Biden says ‘America is back’. But will his team of insiders repeat their old mistakes?

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    • #382368
      • Total Posts: 11,957

      Since the shock of 2016, Washington foreign policy elites, both mainstream Democrats out of power and their Never Trump Republican allies, have developed a just-so story about their benevolent role in the world. It goes like this: the US was once isolationist, but then committed after the second world war to leading a “rules-based international order”, a phrase that is increasingly hard to avoid in assessments of the presidential transition. In this story, Trump’s election represented atavism and immorality, the return of rightly repressed nationalism and nativism at home and abroad. In response, the agenda has to be to restore US credibility and leadership as the “indispensable nation” by embracing internationalism again.

      Trump’s boorish attack on traditional pieties understandably makes Washington traditions seem like comfort food after a hangover. The darker truth this response conceals is that generations of foreign policy mistakes both preceded and precipitated Trump – who often went on to continue them anyway. The record of Washington’s “wise men”, who coddled dictators, militarised the globe, and entrenched economic unfairness at home and abroad, opened an extraordinary opportunity for any Trump-like demagogue – making his ascendancy less a matter of atavism than another form of the blowback to mistakes that America perpetually made abroad. If his presence shamed US foreign policy elites, it was because they helped make him possible.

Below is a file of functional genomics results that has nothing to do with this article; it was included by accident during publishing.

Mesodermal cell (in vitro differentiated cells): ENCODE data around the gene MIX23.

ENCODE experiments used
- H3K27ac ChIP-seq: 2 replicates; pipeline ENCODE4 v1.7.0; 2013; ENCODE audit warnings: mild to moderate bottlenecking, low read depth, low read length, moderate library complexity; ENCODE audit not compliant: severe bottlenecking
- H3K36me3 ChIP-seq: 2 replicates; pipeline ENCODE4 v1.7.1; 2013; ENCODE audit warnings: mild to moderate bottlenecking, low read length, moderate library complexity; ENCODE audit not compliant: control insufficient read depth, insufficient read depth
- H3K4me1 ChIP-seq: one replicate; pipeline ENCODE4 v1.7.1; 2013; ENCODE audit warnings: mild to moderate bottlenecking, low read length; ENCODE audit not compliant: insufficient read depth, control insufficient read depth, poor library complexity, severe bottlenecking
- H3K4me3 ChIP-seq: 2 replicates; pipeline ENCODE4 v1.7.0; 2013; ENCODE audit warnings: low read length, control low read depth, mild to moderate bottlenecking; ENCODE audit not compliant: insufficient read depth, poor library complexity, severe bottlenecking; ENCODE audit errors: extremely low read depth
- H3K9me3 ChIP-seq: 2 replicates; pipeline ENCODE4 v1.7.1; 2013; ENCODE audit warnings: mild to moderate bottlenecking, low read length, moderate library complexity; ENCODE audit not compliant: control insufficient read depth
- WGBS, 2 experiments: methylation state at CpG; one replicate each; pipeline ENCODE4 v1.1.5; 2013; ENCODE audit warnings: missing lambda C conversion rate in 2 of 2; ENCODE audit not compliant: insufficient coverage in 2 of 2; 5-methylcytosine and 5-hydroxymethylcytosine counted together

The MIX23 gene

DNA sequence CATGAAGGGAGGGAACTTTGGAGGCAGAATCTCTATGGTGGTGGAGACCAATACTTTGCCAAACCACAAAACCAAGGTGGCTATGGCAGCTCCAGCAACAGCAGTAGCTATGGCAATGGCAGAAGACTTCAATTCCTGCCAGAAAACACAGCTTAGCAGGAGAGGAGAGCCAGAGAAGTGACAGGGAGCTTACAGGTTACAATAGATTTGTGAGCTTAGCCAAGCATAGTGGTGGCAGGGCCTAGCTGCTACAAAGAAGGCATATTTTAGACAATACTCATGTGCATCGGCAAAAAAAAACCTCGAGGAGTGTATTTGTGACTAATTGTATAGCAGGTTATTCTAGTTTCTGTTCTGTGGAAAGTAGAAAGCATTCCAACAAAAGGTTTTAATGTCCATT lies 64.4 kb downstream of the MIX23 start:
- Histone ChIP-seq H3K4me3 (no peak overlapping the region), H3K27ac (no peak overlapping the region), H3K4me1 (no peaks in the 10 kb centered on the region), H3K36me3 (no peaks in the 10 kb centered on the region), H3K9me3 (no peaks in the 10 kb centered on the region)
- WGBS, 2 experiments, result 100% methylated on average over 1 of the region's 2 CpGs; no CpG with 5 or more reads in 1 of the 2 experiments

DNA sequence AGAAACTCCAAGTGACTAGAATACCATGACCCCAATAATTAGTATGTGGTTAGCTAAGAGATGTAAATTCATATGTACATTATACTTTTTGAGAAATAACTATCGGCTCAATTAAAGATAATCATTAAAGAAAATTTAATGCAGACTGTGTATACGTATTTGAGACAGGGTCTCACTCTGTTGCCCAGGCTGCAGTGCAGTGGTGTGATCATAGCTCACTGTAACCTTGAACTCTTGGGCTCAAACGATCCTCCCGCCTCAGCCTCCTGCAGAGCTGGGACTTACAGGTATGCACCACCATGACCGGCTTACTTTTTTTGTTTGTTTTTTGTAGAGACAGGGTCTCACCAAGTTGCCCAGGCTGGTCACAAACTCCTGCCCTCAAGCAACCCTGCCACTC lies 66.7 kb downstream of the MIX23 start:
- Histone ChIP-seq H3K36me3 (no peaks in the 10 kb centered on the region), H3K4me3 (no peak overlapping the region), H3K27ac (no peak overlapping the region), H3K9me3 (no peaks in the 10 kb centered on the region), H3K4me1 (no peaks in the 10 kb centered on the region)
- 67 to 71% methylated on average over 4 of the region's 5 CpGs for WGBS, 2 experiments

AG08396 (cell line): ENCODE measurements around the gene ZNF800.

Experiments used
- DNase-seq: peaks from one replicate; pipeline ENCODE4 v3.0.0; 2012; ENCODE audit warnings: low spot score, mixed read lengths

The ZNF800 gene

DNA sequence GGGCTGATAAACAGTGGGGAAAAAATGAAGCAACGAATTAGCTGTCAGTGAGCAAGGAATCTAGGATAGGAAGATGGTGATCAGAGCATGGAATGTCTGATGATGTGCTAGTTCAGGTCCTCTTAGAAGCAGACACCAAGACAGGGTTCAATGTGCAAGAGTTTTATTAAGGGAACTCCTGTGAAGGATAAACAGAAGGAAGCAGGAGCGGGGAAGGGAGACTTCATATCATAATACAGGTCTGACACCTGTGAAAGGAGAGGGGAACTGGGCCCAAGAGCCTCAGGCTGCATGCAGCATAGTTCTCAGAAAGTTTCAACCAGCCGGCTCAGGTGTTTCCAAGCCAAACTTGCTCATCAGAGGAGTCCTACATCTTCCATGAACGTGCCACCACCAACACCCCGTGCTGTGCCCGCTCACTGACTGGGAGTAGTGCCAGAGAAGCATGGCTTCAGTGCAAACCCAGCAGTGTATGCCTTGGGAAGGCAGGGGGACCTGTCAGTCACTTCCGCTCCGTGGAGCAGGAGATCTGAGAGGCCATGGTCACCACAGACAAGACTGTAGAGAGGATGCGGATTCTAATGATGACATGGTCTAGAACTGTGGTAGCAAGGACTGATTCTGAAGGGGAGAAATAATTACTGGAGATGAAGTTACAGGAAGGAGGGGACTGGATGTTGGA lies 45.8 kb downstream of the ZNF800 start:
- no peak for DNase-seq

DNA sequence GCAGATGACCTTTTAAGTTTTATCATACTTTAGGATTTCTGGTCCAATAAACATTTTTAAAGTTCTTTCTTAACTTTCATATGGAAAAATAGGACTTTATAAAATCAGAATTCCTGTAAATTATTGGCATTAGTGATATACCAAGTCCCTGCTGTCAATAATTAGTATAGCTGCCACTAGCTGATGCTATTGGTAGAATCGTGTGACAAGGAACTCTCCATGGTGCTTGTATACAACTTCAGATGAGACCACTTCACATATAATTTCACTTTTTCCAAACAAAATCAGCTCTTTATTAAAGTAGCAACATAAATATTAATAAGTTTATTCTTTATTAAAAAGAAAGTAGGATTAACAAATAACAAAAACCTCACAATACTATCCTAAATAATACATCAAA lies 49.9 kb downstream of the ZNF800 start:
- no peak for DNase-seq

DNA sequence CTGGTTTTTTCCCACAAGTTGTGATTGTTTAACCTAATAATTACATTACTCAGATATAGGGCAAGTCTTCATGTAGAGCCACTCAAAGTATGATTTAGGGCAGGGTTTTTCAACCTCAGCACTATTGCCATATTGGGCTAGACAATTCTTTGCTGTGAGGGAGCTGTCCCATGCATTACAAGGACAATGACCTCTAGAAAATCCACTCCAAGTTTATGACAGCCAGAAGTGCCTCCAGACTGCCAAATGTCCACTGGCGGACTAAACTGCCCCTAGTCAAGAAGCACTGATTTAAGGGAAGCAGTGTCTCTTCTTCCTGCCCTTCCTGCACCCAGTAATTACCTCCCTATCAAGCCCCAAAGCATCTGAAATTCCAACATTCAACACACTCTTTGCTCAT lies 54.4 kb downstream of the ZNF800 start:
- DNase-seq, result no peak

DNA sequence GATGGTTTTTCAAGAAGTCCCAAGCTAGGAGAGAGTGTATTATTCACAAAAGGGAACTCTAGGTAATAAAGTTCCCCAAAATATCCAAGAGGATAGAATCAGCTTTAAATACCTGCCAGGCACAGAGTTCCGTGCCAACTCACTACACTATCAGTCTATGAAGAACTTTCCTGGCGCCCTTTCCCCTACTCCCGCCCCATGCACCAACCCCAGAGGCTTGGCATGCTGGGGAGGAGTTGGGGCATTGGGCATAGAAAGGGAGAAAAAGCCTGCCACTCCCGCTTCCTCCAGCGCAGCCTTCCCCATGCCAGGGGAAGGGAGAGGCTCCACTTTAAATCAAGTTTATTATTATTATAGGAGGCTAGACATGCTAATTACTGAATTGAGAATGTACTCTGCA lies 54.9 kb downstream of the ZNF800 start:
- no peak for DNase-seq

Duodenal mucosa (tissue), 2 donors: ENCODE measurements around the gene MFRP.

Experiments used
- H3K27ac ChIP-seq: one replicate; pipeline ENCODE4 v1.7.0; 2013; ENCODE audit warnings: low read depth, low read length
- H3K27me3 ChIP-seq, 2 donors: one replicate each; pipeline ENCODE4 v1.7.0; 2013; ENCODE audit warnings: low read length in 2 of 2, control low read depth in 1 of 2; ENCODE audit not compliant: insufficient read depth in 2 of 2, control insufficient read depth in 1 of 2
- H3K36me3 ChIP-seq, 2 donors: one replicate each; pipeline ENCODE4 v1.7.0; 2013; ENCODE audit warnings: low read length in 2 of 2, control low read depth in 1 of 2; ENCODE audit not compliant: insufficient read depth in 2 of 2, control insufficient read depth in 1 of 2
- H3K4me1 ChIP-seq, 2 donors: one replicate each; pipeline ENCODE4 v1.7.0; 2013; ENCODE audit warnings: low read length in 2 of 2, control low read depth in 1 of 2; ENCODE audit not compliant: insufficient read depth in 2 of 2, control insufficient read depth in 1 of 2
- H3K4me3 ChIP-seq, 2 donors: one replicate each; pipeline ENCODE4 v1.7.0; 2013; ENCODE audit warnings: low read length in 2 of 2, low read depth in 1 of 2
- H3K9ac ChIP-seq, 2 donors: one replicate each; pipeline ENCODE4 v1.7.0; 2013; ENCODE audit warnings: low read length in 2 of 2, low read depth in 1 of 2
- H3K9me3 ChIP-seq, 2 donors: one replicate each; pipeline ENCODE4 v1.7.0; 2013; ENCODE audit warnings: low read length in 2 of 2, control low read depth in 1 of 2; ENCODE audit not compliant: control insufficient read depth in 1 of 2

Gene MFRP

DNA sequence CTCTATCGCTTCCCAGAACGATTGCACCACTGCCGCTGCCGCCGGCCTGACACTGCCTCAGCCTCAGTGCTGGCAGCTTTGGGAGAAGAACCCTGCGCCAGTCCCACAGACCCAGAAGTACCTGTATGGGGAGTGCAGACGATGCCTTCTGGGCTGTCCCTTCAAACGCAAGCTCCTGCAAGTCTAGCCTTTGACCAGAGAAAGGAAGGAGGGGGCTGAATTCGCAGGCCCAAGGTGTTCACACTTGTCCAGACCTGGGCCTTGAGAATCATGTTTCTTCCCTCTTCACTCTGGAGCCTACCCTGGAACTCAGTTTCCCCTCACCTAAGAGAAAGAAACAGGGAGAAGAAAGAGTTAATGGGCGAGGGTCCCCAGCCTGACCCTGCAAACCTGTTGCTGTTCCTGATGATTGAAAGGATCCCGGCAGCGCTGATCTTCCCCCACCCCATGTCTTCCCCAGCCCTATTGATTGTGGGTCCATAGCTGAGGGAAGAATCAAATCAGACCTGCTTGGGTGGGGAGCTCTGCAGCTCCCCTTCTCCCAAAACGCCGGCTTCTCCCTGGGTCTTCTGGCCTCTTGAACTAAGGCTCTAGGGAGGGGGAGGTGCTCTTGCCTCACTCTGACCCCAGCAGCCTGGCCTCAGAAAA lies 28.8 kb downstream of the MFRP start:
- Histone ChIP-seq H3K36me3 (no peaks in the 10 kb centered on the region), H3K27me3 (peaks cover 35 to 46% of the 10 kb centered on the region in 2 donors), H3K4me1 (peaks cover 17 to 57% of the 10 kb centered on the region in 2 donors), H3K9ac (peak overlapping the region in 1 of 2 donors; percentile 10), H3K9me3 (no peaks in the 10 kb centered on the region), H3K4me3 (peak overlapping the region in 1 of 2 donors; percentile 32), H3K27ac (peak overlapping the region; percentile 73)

In economic matters since 1945, it is not so much that the US either forged or ruptured a rules-based order, but rather that it pivoted from one set of rules to a radically new one. For decades after the second world war, the system allowed other governments considerable room for manoeuvre in their economic policies. But then the US helped to impose a draconian neoliberal order that persists to the present day, including through international financial institutions it dominated.

      Trump’s attitudes towards war and peace were paradoxical. He beat his Republican rivals in 2016 by shockingly condemning the Iraq war, falsely claiming to have been on the right side of history all along, before going on to prevail against Clinton by appealing to veterans and other Americans fatigued by their country’s fruitless global interventionism. As a result, Biden himself ran on “ending endless wars” because Trump helped to make it an obligatory gesture.

      Jesus: Hey, Dad? God: Yes, Son? Jesus: Western civilization followed me home. Can I keep it? God: Certainly not! And put it down this minute--you don't know where it's been! Tom Robbins in Another Roadside Attraction

    • #382379
      Snort McDork
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      I'm Snort McDork and I approved this message.

      "I like Birdy Num-Nums"

      If you come for Nina Turner, Your ish better be airtight like Tupperware" -Rashida Talib

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